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How much extra per hour for a 3 month nanny contract?

(9 Posts)
ApuskiDusky Tue 16-Aug-11 16:50:54

Hi there, I am in discussions about taking up an interim role for 3 months, and would need to organise childcare at short notice for my two preschool children; a nanny is looking like the most practical option.

Given that I will be looking for someone on a temporary basis, and with nanny rates in our area being typically £9 to £11 an hour for permanent roles, what should I expect to pay to attract decent nannies to a 3 month job? There's a possibility that the job could go on longer if my contract is extended or I find another role, but obviously no guarantees.


nannynick Tue 16-Aug-11 17:01:55

Not sure why you would be wanting to offer more pay due to the contract being for a short fixed term. Sure a lot of people may not be in a position where they can take a short term job but I don't see how paying more money would make a short term job any the more attractive to say someone looking for a long term job.

Offer what you can afford to pay... keeping in mind that there is Employers NI to add to the nannies Gross pay, along with other day to day expenses such as cost of outings, food etc. Also payroll will need to be run for the financial year (and possibly the one following depending on when the contract ends), so part of your costs will involve doing that. Some payroll agencies will offer you a special rate for a temporary subscription but it tends to be limited to being less than 3 months.

ApuskiDusky Tue 16-Aug-11 17:22:44

Thanks nannynick - I'd seen a lot of comments about how expensive temp nannies were when original nannies were off on maternity leave, so thought I'd need to pay more. Because I will need someone at short notice, there won't really be time to readvertise at a higher rate if the role/rate isn't attractive enough to get good applicants.

nannynick Tue 16-Aug-11 17:38:08

Maybe it was the agency fees that made finding a temp nanny more costly. It's the finding someone at short notice issue that I feel could make it cost more because you haven't got the time to be putting ads out yourself, so need to use an agency which has nannies on their books ready to work at a moments notice.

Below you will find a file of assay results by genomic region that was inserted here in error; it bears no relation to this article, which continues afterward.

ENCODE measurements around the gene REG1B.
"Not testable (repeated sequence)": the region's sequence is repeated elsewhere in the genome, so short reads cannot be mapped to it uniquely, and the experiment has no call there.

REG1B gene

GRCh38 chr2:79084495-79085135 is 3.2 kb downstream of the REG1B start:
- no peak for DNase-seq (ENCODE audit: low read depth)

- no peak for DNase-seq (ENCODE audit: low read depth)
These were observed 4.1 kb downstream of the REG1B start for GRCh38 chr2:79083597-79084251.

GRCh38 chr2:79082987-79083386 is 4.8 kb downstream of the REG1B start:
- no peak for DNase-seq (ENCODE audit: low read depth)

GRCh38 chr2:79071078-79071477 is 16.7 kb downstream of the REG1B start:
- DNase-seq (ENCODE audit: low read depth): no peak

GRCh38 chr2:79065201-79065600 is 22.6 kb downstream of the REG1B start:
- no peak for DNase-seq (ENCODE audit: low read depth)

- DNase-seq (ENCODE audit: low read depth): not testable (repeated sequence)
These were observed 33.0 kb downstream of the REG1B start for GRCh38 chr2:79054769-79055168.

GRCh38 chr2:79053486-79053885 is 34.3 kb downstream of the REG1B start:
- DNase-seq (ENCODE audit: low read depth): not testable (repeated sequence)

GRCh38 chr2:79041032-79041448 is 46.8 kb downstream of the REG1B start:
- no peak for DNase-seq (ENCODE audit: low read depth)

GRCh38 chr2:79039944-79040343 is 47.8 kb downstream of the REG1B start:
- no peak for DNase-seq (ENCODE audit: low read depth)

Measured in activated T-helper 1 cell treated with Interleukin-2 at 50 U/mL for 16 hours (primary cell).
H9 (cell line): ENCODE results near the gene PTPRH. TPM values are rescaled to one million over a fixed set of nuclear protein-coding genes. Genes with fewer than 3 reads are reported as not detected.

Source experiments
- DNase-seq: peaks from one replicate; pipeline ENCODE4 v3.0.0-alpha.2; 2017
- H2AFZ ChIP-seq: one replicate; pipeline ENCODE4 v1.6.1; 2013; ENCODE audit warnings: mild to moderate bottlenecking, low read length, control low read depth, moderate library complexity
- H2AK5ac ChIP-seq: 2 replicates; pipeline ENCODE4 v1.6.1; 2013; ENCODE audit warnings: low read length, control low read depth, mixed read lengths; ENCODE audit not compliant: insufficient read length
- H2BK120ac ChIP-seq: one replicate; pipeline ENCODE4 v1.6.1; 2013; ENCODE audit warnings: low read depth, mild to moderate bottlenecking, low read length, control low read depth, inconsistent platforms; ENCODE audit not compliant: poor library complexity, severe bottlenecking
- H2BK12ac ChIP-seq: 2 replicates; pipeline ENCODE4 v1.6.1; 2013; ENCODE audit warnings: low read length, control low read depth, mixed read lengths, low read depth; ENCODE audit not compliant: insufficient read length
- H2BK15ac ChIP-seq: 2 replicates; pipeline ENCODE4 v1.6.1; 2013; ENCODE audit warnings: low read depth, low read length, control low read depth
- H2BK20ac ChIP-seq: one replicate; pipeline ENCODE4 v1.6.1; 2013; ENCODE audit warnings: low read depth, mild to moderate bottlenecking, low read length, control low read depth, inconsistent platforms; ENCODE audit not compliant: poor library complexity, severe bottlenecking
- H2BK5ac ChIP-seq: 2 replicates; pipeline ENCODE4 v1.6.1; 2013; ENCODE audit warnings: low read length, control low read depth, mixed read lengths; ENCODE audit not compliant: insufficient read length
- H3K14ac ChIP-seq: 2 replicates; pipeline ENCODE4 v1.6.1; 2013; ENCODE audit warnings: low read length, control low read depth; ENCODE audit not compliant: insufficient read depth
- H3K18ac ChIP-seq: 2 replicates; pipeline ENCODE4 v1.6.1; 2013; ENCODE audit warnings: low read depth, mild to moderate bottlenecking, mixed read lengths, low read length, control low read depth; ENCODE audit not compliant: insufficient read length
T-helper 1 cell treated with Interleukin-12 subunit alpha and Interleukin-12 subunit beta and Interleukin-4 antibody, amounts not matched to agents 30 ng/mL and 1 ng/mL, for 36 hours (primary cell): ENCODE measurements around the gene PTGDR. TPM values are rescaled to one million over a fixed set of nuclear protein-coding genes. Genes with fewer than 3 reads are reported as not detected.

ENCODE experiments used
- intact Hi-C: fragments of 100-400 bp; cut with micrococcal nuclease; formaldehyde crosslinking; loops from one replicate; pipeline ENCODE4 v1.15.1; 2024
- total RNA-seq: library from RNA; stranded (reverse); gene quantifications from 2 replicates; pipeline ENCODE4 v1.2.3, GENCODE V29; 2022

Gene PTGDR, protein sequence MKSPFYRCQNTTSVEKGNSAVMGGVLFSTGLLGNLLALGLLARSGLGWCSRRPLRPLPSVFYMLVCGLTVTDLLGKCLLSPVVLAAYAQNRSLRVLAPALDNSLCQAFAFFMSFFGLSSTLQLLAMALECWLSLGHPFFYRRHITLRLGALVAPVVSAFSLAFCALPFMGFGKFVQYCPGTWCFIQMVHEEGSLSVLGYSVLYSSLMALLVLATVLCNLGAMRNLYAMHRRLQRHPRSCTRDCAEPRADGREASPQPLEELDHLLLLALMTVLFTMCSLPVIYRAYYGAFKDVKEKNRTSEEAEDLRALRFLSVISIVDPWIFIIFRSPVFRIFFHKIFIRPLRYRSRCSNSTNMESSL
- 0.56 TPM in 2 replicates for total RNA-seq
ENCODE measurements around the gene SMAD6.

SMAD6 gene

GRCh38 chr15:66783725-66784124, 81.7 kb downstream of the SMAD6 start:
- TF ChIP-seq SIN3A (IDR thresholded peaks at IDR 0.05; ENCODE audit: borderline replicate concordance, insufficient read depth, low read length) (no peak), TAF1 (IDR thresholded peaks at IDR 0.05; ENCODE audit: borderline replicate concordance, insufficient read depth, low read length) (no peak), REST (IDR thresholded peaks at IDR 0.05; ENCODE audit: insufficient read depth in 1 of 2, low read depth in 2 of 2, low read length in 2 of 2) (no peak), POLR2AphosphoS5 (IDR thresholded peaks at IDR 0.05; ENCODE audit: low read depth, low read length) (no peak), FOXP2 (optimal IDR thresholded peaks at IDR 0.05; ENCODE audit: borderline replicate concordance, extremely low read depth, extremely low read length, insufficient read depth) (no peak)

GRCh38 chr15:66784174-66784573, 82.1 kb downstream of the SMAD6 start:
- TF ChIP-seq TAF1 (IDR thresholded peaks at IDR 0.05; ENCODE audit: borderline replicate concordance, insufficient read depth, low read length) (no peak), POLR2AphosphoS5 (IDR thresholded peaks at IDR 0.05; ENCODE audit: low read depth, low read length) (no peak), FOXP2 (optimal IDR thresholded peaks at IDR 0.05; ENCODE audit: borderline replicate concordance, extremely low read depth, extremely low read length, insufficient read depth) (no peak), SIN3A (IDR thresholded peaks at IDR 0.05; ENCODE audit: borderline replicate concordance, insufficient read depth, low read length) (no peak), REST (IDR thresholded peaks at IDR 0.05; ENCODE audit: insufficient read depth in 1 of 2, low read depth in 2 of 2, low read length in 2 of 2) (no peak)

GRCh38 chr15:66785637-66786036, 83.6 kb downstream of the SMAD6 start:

Have you contacted agencies to establish:
if they have nannies on their books looking for work and wouldn't mind if it was just a 3 month assignment?
how much the agency fee would be for finding someone
Probably worth doing that now, so you get a feel for what your costs are likely to be and if any agencies in your area would be in a position to help find someone very quickly.

Lily311 Tue 16-Aug-11 17:49:54

Whereabout are you? I have a friend looking for temp position. I don't think you need to pay more just bec it's a temp position.

ApuskiDusky Tue 16-Aug-11 18:14:03

Thanks nick, I've been in touch with one agency who were a bit vague about whether they had anyone on their books, and will contact another who I have seen advertising for my area on gumtree.

Lily, it will be in Bristol, northern outskirts - I am also simultaneously moving house (and trying not to have a breakdown!). Yes, if there are any nannies interested in a job until Christmas with a lovely family wink, then PM me!

NattyNanny Tue 16-Aug-11 18:25:03

You have mail smile

mranchovy Wed 17-Aug-11 16:44:19

There are two kinds of temporary nanny.

Genuine temps, or agency nannies, are employed by the agency. You don't have to worry about sick pay, holidays, maternity, tax and NI etc. All you do is pay the agency an hourly or daily rate. They are expensive, partly because all those hidden costs are covered within the rate, partly because of the added value of the agency's service and partly because this kind of work tends to attract experienced 'cope with anything' nannies who attract a higher basic rate anyway. They are commonly used for sickness or holiday cover where the option of searching for someone to work for you for just a couple of weeks is not practical.

The other kind of position, one which is short term but otherwise identical to a permanent position, is what the other posters on this thread have been talking about, and they don't necessarily attract a higher hourly rate than permanent positions. They tend to be filled by people who are looking for a permanent job but haven't found one yet

ApuskiDusky Wed 17-Aug-11 17:57:19

Thanks, mranchovy, that all makes sense.

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